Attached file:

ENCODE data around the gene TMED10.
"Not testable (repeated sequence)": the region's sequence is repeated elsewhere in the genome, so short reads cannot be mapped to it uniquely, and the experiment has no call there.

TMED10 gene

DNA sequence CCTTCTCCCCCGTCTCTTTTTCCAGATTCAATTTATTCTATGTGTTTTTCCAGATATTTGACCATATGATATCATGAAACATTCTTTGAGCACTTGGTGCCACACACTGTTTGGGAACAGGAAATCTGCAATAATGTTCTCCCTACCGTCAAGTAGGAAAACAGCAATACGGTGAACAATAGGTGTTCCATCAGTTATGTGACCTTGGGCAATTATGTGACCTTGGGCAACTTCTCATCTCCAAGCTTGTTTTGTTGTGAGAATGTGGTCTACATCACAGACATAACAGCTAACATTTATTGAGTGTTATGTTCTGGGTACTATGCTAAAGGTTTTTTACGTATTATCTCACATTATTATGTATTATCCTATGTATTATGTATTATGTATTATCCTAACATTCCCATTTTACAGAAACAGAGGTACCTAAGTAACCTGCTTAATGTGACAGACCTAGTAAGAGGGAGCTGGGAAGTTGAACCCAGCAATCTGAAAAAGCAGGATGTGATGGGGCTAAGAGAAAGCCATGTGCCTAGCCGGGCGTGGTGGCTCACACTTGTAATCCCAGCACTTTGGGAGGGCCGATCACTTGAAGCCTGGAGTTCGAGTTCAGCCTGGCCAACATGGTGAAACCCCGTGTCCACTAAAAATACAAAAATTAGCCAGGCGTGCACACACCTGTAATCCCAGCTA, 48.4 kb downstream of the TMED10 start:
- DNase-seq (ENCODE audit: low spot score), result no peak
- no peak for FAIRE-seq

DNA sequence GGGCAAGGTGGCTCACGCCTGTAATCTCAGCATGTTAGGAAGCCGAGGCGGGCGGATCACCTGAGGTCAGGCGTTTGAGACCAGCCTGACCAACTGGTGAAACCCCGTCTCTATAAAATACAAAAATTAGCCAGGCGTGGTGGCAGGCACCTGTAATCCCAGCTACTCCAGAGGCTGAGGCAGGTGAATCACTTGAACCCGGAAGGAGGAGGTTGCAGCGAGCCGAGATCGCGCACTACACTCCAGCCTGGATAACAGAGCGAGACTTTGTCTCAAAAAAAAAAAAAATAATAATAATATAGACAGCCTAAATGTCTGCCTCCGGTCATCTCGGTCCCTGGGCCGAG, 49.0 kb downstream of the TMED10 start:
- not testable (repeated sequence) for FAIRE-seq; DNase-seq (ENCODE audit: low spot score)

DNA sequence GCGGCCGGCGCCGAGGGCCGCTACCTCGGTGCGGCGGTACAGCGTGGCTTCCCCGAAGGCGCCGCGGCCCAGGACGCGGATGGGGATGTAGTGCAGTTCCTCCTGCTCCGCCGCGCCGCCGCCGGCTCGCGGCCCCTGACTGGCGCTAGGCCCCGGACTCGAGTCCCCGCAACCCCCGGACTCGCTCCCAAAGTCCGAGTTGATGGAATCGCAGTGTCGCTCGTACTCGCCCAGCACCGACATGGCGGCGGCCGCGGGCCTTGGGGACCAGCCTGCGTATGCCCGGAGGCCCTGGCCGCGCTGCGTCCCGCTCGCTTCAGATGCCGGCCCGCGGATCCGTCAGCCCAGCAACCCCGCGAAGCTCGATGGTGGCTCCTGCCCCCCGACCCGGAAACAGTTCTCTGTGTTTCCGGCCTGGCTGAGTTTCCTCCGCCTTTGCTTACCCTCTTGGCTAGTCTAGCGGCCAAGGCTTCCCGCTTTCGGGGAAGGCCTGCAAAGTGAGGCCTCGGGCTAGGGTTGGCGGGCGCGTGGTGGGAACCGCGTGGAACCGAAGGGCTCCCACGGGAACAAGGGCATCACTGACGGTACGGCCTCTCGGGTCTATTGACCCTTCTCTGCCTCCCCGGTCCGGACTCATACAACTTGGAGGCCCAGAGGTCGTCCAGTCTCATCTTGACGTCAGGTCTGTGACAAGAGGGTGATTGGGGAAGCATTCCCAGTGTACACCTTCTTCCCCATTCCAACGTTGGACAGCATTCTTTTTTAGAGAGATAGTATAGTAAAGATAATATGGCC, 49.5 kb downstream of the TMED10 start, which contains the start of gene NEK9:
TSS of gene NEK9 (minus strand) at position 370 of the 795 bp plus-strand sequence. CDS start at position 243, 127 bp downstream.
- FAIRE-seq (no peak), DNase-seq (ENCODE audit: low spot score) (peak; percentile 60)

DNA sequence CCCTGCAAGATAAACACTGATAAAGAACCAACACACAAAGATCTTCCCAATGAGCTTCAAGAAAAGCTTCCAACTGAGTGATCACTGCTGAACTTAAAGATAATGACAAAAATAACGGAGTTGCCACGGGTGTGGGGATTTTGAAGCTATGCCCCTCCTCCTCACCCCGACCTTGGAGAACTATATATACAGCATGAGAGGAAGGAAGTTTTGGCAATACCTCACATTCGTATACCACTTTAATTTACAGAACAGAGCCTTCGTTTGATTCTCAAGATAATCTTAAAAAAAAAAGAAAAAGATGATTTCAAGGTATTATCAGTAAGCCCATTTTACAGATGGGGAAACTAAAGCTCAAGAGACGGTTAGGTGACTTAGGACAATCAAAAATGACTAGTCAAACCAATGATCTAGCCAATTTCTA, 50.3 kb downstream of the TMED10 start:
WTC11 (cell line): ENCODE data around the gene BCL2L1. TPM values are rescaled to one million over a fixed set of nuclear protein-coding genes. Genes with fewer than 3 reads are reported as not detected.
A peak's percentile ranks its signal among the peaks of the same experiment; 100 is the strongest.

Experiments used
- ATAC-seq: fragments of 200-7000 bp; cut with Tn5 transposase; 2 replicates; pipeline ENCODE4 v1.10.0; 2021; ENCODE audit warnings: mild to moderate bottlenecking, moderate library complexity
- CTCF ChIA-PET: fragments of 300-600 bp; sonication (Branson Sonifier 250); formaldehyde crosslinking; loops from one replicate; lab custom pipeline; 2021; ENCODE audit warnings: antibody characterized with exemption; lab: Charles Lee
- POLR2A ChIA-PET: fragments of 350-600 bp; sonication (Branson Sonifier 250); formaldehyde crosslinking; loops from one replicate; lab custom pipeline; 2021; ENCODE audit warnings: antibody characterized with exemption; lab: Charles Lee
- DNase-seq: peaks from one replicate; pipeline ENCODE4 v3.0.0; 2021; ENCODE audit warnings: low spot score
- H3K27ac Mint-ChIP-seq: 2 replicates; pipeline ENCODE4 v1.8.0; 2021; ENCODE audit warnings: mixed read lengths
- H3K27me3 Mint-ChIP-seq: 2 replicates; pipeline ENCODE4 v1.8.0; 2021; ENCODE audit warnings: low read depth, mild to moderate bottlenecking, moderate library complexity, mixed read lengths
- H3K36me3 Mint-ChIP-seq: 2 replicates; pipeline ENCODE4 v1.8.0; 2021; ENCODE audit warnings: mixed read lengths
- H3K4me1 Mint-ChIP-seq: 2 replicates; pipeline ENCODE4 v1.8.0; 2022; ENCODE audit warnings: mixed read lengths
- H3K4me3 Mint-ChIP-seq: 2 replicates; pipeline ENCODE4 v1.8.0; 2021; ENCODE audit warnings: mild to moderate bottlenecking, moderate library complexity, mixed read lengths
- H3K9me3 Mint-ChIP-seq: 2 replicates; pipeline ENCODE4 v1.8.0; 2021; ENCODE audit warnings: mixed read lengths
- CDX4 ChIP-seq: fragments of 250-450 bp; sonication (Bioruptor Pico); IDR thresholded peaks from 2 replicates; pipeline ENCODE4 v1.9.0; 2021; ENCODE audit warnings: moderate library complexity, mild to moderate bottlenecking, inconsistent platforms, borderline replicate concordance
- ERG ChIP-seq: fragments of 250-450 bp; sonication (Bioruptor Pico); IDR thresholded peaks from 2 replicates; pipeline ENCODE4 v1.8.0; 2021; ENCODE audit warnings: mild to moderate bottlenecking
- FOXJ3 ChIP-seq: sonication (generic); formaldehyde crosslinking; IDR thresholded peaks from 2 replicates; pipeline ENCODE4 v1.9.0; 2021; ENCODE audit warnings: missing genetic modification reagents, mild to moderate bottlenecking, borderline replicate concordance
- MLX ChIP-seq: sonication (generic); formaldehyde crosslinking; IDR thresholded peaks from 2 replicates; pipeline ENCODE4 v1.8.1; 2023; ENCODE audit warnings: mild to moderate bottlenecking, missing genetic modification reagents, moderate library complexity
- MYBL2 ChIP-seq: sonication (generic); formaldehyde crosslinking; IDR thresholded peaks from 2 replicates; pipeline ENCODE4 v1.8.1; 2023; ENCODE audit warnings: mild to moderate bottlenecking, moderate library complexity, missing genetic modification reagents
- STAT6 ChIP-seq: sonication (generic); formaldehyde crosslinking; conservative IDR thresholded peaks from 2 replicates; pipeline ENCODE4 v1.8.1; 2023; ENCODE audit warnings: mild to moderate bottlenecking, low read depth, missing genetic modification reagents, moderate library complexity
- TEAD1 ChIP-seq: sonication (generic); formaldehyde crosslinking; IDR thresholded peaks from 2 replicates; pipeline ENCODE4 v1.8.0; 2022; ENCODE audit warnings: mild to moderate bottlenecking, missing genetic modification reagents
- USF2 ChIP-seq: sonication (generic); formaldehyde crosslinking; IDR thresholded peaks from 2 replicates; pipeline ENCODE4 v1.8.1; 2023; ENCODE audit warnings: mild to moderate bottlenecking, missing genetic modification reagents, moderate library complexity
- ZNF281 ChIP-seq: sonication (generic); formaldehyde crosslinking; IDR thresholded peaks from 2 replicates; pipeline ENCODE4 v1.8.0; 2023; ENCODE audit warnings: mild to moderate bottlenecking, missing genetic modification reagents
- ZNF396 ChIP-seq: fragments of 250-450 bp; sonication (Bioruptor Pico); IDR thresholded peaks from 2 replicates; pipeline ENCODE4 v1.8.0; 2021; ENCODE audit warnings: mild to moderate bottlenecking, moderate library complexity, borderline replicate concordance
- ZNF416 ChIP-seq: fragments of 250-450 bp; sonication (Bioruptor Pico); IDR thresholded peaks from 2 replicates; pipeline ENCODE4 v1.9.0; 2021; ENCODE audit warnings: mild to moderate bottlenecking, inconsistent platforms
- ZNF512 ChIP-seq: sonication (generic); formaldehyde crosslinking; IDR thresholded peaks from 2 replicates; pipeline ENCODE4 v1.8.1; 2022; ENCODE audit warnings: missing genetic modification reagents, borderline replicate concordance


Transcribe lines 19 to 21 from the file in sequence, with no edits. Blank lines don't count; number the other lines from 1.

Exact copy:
- DNase-seq: peaks from one replicate; pipeline ENCODE4 v3.0.0; 2021; ENCODE audit warnings: low spot score
- H3K27ac Mint-ChIP-seq: 2 replicates; pipeline ENCODE4 v1.8.0; 2021; ENCODE audit warnings: mixed read lengths
- H3K27me3 Mint-ChIP-seq: 2 replicates; pipeline ENCODE4 v1.8.0; 2021; ENCODE audit warnings: low read depth, mild to moderate bottlenecking, moderate library complexity, mixed read lengths